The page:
> technology folks to research "new energy" and
> "energy efficiency." Again -
> if you are trying to decrease the net amount of energy
> used, isn't the
> simplest and fundamentally only solution to .. decrease net
> energy used?
> Not "change to a different form" that encourages
> people to simply expand
> their use. To take up the new slack. To once again max out
> the system, graze
> the commons, until we're up against a wall once again.
> That wall is not technology. The wall is us. The wall is
> sheer numbers of
> infinitely expanding humans on a finite and non-expanding
> But apparently this will continue to be the elephant in the
> room - even
> while the real elephants are crowded and poached into
> extinction. While more
> and more of the planet is converted to more and more
> humans, human food
> animals, human cities, human machine space, are scientists
> simply going to
> say, "More money for research"? More technology?
> Are scientists truly that
> blind -- or grandiose in their dreams of being the All and
> Everything on
> Every Subject -- that they won't point this out? Will
> they simply keep
> taking money to do research (and buy more Stuff and move
> into bigger Houses
> and keep living the American Dream, which ever more
> increasingly resembles
> an addict's denial).
> I have a statistician friend who works with fisheries
> scientists. They
> develop expensive and ever more elaborate instruments and
> computer methods
> to verify the ever fewer salmon. He's worried about
> losing his job. I'm
> worried about losing the salmon! I'm worried that a
> bunch of well-paid
> scientists, along with perhaps even more well-paid agency
> managers, have
> colluded for years to cluck their concern about salmon --
> while holding
> their hands out for more and more money to count the
> decrease in runs.
> sorry about the long rant, but I find Obama's
> "business as usual" approach
> to global environmental problems -- as it were, a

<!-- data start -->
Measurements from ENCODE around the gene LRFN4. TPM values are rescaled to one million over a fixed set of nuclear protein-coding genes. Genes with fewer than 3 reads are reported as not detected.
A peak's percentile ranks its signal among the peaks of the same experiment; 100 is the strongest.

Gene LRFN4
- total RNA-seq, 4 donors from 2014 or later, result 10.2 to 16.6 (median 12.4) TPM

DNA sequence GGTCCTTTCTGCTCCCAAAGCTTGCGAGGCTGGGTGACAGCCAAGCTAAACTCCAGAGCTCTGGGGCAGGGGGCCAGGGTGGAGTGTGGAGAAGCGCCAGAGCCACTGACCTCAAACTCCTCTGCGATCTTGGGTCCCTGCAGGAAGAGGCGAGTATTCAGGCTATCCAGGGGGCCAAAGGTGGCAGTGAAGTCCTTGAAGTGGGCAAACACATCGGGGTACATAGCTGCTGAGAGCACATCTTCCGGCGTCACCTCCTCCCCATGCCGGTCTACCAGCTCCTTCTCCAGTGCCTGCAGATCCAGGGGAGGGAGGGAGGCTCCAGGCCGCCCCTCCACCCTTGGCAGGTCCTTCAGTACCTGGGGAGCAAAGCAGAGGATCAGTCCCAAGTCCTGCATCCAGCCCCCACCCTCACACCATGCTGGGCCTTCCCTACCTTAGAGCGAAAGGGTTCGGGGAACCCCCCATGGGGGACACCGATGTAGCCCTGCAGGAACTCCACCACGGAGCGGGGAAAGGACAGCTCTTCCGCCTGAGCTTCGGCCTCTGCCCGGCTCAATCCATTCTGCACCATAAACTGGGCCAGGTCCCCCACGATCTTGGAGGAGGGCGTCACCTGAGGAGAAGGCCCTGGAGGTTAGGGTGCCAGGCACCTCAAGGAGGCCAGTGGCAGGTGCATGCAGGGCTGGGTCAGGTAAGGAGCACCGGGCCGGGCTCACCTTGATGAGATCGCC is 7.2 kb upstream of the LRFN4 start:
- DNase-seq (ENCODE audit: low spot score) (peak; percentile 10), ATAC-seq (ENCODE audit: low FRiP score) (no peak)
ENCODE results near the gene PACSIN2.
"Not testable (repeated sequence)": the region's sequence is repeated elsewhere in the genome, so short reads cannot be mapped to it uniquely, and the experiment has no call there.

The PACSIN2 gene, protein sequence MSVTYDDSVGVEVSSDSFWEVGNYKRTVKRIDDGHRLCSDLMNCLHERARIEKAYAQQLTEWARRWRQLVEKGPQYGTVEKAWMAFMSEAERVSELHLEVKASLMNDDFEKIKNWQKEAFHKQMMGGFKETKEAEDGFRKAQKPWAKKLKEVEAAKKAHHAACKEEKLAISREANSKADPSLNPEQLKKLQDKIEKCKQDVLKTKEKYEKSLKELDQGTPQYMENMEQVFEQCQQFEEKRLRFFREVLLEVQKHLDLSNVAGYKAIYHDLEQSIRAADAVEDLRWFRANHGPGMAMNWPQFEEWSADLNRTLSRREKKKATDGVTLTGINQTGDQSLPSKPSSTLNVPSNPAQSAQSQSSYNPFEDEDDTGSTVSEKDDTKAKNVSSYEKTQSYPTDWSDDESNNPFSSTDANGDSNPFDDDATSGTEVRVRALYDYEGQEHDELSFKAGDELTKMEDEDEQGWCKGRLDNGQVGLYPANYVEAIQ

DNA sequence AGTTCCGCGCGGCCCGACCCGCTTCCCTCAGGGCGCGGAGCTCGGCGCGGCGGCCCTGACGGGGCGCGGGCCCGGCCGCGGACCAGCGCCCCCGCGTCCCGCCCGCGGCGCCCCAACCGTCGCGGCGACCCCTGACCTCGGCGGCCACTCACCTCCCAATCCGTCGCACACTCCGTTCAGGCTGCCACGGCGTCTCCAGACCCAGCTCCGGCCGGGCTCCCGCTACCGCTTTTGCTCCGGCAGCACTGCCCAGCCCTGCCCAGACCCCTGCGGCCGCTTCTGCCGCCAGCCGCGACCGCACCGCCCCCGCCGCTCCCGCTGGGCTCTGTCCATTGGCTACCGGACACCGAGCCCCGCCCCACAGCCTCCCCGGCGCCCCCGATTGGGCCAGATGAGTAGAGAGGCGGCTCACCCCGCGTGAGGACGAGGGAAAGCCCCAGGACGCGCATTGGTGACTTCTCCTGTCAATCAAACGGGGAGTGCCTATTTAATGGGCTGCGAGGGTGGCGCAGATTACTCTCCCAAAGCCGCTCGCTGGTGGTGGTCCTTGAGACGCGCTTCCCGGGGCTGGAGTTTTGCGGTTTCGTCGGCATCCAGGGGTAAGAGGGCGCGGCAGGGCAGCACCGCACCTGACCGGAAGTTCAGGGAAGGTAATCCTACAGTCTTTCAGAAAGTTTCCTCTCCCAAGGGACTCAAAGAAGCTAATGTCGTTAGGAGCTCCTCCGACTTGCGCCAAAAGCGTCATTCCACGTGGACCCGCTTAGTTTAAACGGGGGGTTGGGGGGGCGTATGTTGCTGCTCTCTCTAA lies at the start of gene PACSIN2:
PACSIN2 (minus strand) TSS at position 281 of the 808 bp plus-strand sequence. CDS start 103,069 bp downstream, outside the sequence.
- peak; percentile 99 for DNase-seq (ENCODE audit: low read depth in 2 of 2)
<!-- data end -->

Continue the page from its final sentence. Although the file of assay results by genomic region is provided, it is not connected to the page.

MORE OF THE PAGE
> "science as usual"
> approach -- distressingly unthoughtful.
> As Upton Sinclair said, " It is difficult to get a man
> to understand
> something when his job depends on not understanding
> The new wealth of jobs and funding for scientists depends
> on not
> understanding - or not admitting - that much of the
> "problems of society"
> are not solved by stepping away from society into a science
> lab. Or a
> manufacturing plant. They are solved within society - an
> area science
> disciplines, by definition, do not study. Obama
> doesn't seem to have
> studied them either.
> On Wed, Dec 10, 2008 at 5:47 PM, Phil Gasper
> <[log in to unmask]> wrote:
> > Published: 2008/12/11 01:13:12 GMT
> > *Obama picks environment nominees*
> > Barack Obama is to nominate leading scientist Steven
> Chu as his Energy
> > Secretary, US media have reported.
> > Mr Chu is an energy specialist and the director of the
> Lawrence Berkeley
> > National Laboratory.
> > Mr Obama will pick former head of the New Jersey
> Department of
> > Environmental Protection Lisa Jackson to head the
> Environmental Protection
> > Agency (EPA).
> > And Carol Browner, EPA chief under Bill Clinton, will
> be Mr Obama's "energy
> > czar", according to media reports.
> > Ms Browner will coordinate energy, climate and
> environmental policy across
> > a number of different government departments.
> > The incoming president has said that tackling climate
> change will be one of
> > his administration's top priorities.
> > Mr Chu shared the 1997 Nobel Prize for physics for
> his work on cooling
> > and trapping atoms using laser light and is a leader
> in the field to combat
> > climate change using scientific methods.
> "EVERY GUN that is made, every warship launched, every
> rocket fired
> signifies, in the final sense, a theft from those who
> hunger and are not
> fed, those who are cold and not clothed. This world in arms
> is not spending
> money alone. It is spending the sweat of its laborers, the
> genius of its
> scientists, the hopes of its children." --U.S.
> president Dwight D.
> Eisenhower, 1953.
> "War is a way of shattering to pieces, or pouring into
> the stratosphere, or
> sinking in the depths of the sea, materials which might
> otherwise be used to
> make the masses too comfortable, and hence, in the long
> run, too
> intelligent." --British author George Orwell